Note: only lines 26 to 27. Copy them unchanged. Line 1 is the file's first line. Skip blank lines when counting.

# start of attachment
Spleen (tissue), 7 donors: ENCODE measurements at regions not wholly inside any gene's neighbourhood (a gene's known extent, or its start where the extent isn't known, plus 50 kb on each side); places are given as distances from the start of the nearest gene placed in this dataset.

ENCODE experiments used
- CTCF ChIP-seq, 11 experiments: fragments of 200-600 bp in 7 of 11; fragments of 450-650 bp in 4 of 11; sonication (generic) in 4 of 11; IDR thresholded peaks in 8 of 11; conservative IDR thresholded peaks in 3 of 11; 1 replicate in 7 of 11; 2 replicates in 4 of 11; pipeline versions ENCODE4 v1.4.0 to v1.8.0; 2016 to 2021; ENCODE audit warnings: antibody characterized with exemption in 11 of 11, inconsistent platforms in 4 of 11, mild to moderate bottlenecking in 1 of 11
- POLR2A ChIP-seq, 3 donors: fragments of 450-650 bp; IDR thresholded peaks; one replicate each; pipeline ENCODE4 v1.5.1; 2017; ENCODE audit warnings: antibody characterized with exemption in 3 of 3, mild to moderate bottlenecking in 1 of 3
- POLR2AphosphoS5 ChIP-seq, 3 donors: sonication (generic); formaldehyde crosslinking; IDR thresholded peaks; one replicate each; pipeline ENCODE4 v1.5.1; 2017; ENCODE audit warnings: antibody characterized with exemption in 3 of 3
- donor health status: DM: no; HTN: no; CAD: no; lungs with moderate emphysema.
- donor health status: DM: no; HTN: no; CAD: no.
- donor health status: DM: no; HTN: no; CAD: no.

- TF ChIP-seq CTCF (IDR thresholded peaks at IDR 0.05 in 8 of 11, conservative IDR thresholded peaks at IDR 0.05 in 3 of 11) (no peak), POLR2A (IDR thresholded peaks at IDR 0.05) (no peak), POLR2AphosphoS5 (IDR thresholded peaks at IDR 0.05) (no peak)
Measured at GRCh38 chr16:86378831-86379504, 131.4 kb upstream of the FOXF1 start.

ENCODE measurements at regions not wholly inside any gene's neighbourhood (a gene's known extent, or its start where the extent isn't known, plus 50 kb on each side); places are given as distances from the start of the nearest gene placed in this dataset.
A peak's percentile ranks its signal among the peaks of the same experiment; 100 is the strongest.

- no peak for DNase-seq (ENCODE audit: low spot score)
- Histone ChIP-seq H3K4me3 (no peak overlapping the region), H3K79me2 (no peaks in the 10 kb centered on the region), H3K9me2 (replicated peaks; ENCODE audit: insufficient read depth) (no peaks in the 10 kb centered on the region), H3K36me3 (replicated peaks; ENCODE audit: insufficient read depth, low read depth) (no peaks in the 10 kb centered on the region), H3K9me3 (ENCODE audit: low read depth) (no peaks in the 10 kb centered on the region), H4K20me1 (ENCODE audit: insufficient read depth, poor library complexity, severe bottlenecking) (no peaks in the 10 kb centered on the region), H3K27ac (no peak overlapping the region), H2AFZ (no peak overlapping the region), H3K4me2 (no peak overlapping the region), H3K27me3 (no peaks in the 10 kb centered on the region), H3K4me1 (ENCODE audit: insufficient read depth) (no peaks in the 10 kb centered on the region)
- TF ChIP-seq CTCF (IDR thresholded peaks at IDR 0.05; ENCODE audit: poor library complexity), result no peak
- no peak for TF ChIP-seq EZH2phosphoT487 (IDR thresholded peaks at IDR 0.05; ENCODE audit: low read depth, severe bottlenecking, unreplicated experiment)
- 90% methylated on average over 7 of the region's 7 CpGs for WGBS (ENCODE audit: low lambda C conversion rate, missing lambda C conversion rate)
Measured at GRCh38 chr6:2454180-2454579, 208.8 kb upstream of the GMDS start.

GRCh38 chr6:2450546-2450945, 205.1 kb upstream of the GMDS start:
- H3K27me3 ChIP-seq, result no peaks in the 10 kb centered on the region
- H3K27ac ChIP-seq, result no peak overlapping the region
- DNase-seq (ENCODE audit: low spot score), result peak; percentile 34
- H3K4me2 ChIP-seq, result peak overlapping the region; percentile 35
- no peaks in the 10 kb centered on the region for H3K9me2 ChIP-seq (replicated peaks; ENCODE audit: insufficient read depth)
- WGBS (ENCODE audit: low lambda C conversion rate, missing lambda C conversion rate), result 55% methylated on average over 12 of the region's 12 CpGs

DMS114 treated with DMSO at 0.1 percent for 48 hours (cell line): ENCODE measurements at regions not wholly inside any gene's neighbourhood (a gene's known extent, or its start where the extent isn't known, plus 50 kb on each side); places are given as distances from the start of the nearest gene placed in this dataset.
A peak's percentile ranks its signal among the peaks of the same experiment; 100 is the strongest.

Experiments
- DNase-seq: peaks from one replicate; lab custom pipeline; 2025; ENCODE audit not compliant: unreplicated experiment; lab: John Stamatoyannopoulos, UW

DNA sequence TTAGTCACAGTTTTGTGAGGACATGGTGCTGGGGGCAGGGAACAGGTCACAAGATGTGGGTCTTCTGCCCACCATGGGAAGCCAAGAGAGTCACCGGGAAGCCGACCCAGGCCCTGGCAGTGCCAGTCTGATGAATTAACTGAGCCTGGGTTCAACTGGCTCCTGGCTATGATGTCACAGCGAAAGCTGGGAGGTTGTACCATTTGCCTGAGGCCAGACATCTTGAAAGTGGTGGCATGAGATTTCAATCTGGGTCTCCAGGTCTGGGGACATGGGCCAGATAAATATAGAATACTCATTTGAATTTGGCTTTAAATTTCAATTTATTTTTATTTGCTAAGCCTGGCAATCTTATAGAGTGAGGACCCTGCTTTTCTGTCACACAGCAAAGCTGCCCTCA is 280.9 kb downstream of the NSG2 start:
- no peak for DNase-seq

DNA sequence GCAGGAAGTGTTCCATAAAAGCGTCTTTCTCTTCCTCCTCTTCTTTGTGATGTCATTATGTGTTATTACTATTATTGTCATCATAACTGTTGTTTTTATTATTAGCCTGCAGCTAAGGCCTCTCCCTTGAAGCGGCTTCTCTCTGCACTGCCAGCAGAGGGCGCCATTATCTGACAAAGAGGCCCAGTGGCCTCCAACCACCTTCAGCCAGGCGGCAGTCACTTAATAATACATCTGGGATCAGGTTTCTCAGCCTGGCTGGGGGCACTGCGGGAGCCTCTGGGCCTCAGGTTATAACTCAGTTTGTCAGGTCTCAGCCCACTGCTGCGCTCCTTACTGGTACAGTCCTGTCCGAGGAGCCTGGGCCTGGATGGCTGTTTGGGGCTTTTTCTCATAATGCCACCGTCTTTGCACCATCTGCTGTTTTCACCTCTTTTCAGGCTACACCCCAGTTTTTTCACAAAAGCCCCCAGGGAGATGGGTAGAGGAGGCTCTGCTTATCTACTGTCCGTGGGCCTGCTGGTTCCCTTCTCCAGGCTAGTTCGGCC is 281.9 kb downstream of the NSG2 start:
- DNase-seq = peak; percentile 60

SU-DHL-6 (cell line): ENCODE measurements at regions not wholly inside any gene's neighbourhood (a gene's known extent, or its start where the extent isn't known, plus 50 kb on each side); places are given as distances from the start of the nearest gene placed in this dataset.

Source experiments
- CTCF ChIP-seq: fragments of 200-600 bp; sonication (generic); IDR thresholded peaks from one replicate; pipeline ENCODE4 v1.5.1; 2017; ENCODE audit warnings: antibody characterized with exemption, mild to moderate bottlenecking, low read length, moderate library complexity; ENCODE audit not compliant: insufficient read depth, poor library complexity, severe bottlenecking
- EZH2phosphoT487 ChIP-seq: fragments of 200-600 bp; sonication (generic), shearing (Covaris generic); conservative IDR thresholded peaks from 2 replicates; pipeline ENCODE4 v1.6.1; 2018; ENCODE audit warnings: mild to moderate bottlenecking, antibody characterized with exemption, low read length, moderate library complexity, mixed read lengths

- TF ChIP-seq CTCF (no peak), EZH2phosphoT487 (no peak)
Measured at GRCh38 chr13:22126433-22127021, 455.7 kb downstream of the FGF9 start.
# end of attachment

DMS114 treated with DMSO at 0.1 percent for 48 hours (cell line): ENCODE measurements at regions not wholly inside any gene's neighbourhood (a gene's known extent, or its start where the extent isn't known, plus 50 kb on each side); places are given as distances from the start of the nearest gene placed in this dataset.
A peak's percentile ranks its signal among the peaks of the same experiment; 100 is the strongest.